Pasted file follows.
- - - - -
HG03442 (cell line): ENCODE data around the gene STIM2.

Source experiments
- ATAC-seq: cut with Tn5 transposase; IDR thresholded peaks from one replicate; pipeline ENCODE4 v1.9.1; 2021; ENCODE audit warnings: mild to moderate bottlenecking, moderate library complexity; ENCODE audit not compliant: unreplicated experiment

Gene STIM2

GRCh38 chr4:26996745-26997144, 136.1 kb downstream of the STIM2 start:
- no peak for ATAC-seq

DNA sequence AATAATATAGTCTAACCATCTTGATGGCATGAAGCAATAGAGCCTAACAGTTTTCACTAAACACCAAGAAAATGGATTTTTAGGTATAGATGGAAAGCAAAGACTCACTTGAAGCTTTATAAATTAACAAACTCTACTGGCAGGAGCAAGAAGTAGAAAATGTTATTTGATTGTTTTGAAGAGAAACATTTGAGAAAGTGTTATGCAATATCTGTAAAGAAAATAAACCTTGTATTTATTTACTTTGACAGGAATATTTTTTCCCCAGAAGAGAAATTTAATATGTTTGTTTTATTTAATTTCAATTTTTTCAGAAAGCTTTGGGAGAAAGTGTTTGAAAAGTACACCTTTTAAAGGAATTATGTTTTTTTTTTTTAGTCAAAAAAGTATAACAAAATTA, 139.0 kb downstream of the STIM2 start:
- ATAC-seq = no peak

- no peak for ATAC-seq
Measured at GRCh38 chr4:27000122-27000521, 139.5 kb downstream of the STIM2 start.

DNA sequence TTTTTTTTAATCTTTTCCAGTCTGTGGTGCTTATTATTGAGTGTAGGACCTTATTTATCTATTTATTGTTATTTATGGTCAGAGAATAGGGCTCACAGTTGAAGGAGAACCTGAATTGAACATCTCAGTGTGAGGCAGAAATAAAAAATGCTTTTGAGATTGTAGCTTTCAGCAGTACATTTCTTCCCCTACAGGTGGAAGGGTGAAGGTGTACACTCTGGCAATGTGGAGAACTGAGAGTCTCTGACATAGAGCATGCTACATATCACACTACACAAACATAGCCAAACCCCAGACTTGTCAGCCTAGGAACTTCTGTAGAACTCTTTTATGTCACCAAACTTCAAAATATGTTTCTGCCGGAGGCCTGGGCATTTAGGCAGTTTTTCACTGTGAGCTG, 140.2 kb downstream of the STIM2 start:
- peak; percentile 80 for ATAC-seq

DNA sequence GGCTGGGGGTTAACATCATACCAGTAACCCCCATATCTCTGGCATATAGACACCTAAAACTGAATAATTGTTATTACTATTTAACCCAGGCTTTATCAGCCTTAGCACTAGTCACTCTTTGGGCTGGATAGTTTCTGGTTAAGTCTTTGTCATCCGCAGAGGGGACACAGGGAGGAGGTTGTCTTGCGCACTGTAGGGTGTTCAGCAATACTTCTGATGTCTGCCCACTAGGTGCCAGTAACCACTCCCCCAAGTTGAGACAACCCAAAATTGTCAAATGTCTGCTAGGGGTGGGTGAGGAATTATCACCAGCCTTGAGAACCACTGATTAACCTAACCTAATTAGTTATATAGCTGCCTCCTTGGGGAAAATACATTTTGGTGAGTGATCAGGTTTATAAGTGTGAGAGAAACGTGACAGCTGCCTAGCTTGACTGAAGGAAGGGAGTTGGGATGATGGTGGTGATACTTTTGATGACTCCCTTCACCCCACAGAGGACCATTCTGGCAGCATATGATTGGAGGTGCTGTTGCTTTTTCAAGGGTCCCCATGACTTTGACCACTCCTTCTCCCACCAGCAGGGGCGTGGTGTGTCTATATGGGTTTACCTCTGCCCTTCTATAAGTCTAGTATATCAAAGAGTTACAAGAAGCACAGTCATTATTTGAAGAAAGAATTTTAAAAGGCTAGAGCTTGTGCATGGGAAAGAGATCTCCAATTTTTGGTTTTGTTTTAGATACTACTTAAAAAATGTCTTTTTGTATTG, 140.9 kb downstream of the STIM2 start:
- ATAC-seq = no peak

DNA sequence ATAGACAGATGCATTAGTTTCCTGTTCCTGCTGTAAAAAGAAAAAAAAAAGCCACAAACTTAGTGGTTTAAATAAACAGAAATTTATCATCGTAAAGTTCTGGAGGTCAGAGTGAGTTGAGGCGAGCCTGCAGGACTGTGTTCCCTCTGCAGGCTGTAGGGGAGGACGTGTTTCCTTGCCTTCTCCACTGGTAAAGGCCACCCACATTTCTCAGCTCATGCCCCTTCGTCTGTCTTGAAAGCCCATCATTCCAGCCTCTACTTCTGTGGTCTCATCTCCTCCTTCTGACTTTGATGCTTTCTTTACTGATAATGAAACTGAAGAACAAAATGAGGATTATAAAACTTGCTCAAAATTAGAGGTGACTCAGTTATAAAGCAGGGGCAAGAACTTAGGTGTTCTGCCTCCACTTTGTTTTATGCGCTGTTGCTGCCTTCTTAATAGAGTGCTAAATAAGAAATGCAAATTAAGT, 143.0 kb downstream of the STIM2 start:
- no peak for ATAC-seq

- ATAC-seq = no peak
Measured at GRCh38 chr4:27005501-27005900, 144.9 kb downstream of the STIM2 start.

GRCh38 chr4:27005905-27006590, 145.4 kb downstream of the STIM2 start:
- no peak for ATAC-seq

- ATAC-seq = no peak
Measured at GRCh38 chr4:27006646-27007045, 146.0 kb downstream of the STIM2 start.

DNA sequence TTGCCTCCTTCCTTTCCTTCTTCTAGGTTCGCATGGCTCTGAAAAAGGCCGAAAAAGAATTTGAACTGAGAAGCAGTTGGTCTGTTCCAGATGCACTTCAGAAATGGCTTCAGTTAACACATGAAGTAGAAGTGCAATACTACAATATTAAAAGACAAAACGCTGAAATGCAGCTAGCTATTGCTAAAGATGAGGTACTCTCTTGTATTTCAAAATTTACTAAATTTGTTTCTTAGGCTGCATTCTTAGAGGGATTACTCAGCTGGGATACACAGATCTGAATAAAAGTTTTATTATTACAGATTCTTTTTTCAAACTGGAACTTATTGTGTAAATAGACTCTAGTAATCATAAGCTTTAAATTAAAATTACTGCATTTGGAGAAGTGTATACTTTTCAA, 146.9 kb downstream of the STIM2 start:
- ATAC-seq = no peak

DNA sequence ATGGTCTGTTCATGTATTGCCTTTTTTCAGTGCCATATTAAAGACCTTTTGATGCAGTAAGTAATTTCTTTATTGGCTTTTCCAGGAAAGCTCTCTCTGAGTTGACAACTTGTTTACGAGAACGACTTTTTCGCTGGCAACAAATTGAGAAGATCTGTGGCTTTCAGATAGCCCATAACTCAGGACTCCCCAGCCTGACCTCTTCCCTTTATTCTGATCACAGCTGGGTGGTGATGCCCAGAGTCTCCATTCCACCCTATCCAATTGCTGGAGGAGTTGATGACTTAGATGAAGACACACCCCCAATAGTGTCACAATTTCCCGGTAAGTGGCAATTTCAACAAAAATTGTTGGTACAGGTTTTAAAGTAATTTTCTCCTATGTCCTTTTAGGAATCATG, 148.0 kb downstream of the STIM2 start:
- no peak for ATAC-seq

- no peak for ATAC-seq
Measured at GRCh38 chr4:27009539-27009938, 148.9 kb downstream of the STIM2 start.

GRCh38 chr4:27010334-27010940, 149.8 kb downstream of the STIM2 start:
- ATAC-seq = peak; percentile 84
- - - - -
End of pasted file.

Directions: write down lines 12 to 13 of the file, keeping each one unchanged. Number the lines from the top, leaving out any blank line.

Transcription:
- peak; percentile 80 for ATAC-seq

DNA sequence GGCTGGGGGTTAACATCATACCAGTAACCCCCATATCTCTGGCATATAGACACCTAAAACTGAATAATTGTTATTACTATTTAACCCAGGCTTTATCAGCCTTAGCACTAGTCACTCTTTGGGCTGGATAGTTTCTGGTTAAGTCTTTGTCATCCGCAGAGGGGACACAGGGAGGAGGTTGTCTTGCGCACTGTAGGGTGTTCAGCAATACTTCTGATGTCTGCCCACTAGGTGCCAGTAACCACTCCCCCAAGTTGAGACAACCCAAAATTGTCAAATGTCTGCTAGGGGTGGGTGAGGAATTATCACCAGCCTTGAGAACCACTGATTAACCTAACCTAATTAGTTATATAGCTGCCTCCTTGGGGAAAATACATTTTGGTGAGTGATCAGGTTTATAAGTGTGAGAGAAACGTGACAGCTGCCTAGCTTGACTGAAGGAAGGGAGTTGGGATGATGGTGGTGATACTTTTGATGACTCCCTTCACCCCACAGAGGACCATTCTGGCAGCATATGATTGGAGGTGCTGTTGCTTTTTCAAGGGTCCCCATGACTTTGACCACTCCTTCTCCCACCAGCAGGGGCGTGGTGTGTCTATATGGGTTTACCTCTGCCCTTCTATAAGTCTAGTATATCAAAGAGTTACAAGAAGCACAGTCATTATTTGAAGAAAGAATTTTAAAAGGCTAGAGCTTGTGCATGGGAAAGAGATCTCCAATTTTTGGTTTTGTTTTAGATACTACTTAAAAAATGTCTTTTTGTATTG, 140.9 kb downstream of the STIM2 start: